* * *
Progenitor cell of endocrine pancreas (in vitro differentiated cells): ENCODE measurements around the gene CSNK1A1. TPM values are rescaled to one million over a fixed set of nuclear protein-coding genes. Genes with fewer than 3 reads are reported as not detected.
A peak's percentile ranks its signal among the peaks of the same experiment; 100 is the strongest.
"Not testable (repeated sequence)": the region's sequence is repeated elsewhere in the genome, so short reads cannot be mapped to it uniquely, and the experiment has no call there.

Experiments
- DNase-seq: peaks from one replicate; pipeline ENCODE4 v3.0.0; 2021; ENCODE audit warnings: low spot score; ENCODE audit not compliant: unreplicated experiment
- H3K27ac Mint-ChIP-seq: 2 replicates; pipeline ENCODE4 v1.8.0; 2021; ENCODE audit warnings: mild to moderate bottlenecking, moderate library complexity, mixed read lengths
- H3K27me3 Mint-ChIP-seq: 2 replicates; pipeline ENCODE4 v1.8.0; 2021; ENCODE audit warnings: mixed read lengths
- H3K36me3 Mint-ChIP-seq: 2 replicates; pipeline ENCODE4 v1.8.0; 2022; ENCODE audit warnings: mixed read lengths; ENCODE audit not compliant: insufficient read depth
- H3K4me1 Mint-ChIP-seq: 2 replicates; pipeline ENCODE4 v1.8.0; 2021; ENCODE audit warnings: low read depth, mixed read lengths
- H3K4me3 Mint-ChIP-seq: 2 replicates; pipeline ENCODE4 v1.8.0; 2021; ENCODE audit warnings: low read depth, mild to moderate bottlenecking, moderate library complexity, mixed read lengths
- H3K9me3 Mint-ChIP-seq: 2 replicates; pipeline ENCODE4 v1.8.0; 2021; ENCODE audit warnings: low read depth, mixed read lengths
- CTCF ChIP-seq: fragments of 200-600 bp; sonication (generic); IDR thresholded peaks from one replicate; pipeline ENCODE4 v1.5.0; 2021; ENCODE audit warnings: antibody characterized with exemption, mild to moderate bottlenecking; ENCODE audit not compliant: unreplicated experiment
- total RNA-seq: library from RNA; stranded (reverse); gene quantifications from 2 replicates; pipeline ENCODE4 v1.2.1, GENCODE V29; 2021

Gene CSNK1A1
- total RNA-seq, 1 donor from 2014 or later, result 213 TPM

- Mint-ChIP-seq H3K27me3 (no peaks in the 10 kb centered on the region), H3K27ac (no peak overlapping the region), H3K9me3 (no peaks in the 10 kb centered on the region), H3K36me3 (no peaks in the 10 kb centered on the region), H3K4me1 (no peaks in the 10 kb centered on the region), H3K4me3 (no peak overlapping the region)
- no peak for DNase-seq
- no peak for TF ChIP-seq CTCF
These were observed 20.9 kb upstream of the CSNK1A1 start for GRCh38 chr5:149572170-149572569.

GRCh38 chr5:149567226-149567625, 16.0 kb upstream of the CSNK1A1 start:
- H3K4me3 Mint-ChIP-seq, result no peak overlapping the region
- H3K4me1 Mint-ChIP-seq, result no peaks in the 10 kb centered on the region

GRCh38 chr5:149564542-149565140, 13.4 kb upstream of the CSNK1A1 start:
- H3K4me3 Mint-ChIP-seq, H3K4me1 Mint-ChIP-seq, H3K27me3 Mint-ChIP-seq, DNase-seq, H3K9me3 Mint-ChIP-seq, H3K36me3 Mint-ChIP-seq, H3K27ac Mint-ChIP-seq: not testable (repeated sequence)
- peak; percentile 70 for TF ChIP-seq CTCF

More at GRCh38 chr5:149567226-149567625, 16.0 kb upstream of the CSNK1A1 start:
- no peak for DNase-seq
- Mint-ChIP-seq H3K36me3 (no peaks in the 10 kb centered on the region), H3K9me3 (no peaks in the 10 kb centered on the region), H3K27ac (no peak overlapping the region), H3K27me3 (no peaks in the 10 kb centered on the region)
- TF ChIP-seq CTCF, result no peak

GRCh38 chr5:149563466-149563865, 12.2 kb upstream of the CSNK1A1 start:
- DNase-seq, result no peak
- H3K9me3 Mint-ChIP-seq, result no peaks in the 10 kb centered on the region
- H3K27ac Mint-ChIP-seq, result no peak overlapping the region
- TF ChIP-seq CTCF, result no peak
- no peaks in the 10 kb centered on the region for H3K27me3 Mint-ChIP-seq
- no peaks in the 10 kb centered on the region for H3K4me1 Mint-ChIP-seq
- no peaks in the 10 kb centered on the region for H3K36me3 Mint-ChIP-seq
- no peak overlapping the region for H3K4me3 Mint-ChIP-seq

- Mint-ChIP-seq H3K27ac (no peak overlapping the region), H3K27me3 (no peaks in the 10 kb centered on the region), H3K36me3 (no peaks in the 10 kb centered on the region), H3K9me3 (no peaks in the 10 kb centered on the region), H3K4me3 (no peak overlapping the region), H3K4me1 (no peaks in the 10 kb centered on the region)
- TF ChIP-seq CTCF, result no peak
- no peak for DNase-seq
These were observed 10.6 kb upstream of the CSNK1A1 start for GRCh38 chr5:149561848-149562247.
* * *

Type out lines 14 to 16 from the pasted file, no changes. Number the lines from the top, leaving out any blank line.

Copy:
Gene CSNK1A1
- total RNA-seq, 1 donor from 2014 or later, result 213 TPM

- Mint-ChIP-seq H3K27me3 (no peaks in the 10 kb centered on the region), H3K27ac (no peak overlapping the region), H3K9me3 (no peaks in the 10 kb centered on the region), H3K36me3 (no peaks in the 10 kb centered on the region), H3K4me1 (no peaks in the 10 kb centered on the region), H3K4me3 (no peak overlapping the region)